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MarginaliaAn other apperaunce. The. xx. 

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This date was corrected in the 1570 edition. This is an indication of both the haste in which these documents were transcribed for the1563 edition and the careful correction of the text in the 1570 edition.

day of April, in the yeare aforsaid, þe said Iames Bainhā was brought before the vicar general in þe church of al saintes of Barking, where as he ministred these interrogatories vnto hym. First, that since the feast of Easter last past, he had sayd, affirmed and beleued, that the sacrament of the altar was but a mysticall body of Christe, and afterward he sayd, it was but a memorial: the which article Bainham denyed. Then the vicar general declared vnto hym, that our holy mother þe catholike church determineth & teacheth in this maner: that in the sacrament of the altar, after the words of consecration, there remayneth no bread. The official asked Bainham whether he dyd so beleue or not. Wherunto Bainā answered, saying, MarginaliaS. Paul calleth the sacrament bread. that S. Paul calleth it bead, rehearsing these words: Quotiescūque comederitis panē hunc, & de poculo biberitis, mortem Domini annunciabitis: and in that poynt he sayth as saint Paul saith, and beleueth as the church beleueth. And beyng demaunded twise afterward what he thought therein, he would geue no other answere.

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MarginaliaTrue preachers haue as much power of the keyes as the Pope. Item, that since the feast of Easter aforesaid, he had affirmed & beleued that euery man that would take vpō hym to preach the Gospel of Christ clearly, had as much power as the Pope. To the which article he answered thus: He that preacheth the worde of God what soeuer he be, and lyueth therafter, he hath the key that bindeth and looseth both in heauen and earth. The which key is the same scripture that is preached, and the Pope hath no other power to bynde and to loose, but by the key of Scripture.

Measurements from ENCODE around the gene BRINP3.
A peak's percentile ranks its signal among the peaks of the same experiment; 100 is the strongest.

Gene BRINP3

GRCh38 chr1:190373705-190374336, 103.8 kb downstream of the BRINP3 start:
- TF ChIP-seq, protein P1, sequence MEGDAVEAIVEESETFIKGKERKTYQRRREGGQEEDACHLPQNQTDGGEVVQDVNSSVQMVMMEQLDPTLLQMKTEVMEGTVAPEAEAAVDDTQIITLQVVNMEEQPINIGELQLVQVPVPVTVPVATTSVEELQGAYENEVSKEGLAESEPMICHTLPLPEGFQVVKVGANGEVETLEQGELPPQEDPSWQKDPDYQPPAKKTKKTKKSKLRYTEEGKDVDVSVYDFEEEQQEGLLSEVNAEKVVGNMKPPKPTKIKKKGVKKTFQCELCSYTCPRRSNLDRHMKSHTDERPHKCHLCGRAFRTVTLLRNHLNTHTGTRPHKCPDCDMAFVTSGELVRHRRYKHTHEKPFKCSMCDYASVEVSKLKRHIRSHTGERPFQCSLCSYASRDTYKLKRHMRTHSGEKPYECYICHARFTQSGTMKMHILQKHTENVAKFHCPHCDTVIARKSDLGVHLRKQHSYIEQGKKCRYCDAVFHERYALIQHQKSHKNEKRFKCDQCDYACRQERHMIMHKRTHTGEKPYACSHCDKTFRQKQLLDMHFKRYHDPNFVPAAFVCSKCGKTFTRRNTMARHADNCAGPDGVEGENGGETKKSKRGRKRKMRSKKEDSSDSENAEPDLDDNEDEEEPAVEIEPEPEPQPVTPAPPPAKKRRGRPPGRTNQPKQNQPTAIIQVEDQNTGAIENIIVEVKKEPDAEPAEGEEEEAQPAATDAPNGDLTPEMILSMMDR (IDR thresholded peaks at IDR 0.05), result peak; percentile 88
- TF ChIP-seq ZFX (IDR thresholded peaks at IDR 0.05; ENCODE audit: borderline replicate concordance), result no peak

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MarginaliaArticles falslye depraued. Item, that he affirmed that S. Thomas of Canterbury was a thiefe and a murtherer and in hel. Whereunto he answeared as before.

Item, that he sayd he had as leefe to praye to Ioane his wife, as to our Lady: the which he denied as before.

Itē, that he affirmed & beleued that Christ him self was but a man, the which article he also denyed.

MarginaliaWitnes agaynst M. Baynham. The premisses thus passed, the vicar generall receiued Frances Realmes, Iohn Edwards, Raph Hilton, Iohn Ridley, Frances Dryland, and Raph Noble as witnesses to be sworne vpon the articles aforesaid, and to speake the truth before the face of the saide Iames Bainā in the presence of M. Iohn Nailer vicar of Barking, M. Iohn

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Rode,
VVv.i